Augmented Reality (AR) promises to relieve us from from the boredom of mundane reality and can also help you navigate unfamiliar environments. Current AR tech leaves something to be desired, but researchers at the Korea Electrotechnology Research Institute have brought AR contact lenses closer to actual reality.
The researchers micro-printed FeFe(CN)6 ink onto the contact substrate and thermally reduced it at 120˚C for nine seconds to form Prussian Blue, an electrochromic pigment. By confining the material with the meniscus of the ink, resolution was better than previous techniques to display data on contact lenses. While the ability to reversibly change from clear to blue faded after 200 cycles, the researchers were targeting a disposable type of smart contact lens, so degradation of the display wasn’t considered a deal breaker.
Since voltages applied were constant, it seems this isn’t a true bi-stable display like e-ink where power is only required to change states. The on condition of a section required 0.5 V while off was -0.2 V. The researchers printed a contact with straight, left, and right arrows as well as STOP and GO commands. Connected to a GPS-equipped Arduino Uno, they used it to navigate between ten different checkpoints as a demonstration. Only a 3D printed eyeball was brave enough (or had IRB approval) to wear the contact lens, so watching the state change through a macro lens attached to a smartphone camera had to do.
Shielding is crucial for all manner of electronic devices. Whether you want to keep power supply noise out of an audio amplifier, or protect ICBMs against an electromagnetic pulse from a nuclear attack, the basic physics behind shielding remains the same. A Faraday cage or shield will do the trick.
At times, though, it would be desirable to shield and unshield a device at will. A new class of materials known as MXenes may be able to offer just that functionality, with microscopically thin films serving as shields that can be switched on and off at will.
We’ve seen many DIY headphones projects on these fair pages over the years, but not many that are quite as DIY as the Ploopy Headphones. What makes this project interesting is the sheer depth of the construction, with every single part being made from what we might call base materials. Materials such as 3D printer filament, foam and felt, and the usual metallic vitamins.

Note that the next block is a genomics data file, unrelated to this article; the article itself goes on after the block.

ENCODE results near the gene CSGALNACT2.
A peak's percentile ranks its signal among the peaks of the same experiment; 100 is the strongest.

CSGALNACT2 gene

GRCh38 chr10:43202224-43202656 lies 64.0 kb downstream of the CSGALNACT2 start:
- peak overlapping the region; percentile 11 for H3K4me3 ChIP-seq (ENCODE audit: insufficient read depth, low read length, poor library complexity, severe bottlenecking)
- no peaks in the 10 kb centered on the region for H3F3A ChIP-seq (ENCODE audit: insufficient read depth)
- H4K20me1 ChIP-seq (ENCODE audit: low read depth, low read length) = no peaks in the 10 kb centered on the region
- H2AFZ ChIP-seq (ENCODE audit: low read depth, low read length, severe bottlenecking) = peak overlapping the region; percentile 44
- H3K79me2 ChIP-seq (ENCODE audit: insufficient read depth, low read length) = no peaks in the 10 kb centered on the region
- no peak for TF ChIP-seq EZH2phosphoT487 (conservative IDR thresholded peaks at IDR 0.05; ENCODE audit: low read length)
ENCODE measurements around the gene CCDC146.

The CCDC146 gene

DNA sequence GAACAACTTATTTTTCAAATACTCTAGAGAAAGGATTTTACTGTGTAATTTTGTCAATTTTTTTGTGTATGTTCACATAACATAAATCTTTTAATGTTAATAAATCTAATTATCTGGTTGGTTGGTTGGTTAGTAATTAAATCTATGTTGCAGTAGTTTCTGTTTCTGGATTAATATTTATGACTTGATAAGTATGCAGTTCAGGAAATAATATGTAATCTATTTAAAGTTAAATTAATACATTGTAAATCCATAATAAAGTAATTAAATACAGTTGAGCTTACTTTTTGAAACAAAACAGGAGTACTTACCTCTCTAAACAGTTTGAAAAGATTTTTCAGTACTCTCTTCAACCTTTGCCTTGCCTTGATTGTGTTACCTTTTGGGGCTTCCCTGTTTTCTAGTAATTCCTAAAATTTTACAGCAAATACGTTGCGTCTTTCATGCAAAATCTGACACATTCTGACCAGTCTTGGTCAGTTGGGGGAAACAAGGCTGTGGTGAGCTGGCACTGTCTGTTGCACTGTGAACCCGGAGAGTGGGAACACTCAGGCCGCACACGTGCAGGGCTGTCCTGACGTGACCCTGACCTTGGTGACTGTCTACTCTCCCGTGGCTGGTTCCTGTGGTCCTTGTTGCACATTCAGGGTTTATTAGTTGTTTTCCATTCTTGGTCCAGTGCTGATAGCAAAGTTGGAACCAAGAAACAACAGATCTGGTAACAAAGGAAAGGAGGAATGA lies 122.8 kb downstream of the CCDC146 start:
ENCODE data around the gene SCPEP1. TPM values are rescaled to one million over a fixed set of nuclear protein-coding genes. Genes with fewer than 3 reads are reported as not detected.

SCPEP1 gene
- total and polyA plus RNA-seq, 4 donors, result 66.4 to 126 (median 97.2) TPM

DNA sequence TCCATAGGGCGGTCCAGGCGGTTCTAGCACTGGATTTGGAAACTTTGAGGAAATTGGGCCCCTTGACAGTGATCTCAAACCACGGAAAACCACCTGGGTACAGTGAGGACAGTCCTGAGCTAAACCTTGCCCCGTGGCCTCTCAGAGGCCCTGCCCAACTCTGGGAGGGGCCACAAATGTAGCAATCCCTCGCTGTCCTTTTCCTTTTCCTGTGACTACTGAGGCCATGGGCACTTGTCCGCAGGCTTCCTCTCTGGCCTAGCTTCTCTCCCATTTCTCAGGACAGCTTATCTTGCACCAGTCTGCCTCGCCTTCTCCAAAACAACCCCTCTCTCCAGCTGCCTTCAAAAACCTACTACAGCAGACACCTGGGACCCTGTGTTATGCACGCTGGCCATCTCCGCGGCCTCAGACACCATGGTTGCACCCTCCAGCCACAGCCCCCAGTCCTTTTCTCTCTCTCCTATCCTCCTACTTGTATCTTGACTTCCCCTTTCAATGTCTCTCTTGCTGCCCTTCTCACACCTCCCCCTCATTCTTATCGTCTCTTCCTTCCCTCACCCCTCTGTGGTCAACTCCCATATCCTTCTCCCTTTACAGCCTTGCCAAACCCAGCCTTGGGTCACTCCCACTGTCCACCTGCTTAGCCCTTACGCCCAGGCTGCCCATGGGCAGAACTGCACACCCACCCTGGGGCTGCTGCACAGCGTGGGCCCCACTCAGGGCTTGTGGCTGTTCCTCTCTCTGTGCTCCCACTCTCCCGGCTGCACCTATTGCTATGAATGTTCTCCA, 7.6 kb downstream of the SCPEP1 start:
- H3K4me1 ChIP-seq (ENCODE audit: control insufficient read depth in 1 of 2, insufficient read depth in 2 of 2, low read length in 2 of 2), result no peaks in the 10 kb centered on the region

The electronics are fairly straightforward, with an RP2040 functioning as the USB audio interface and equalizer function. Audio samples are emitted as I2S into a PCM3050 24-bit stereo codec which generates a pair of differential output audio signals. These are then converted from differential to single-ended signals and passed on to the coil drivers. The coil drivers consist of no fewer than eight-paralleled opamps per channel. All of this is powered by the USB-C connection to the host computer. Whilst a kit of parts is available for this, you can make your own if you wish, as the full source (Altium designer needed for tweaks) is available on the Ploopy headphone GitHub.
Many DIY headphone builds would likely be using off-the-shelf speaker units, with large parts of the ear cups being taken from spare parts kits for commercial offerings. But not the Ploopy. The drivers are constructed from flex PCB coils with a standard TRRS jack on each side. Magnets for these coils to react against are held in a 3D-printed frame that is attached to the outer cover. The coils are aligned with a special jig and bonded to the ‘driver foam’ with some 3M VHB tape.
The ear cups are constructed with some 3D printed rings, foam pieces, and simple woven material. The resonator plates push into the inner side of the cup, and the assembly simply screws to the driver assembly. The incredibly detailed assembly wiki makes it look easy, but we reckon there are a few tricky steps in there to trip the unwary. The headband again consists of printed spring sections, some woven material, and foam with a few metallic vitamins thrown in. That makes it sounds simple, but it isn’t.
On the whole the build looks fantastic, but what does it sound like? The Ploopy team has tested them against a pair of Sennheiser HDRXX giving a broadly comparable response, but we’re no audio experts, and the proof, as always, is in the wearing. This project seems to be the ultimate in audio tweakability, with the punchy RP2040 capable of running six audio filters at the full 48 KHz, 16-bit audio, though, the PCM3050 is capable of more.
Want to build some headphones, but need a Bluetooth interface? We got you covered. Can 3D printed headphones ever compare to the big names? We’ll see.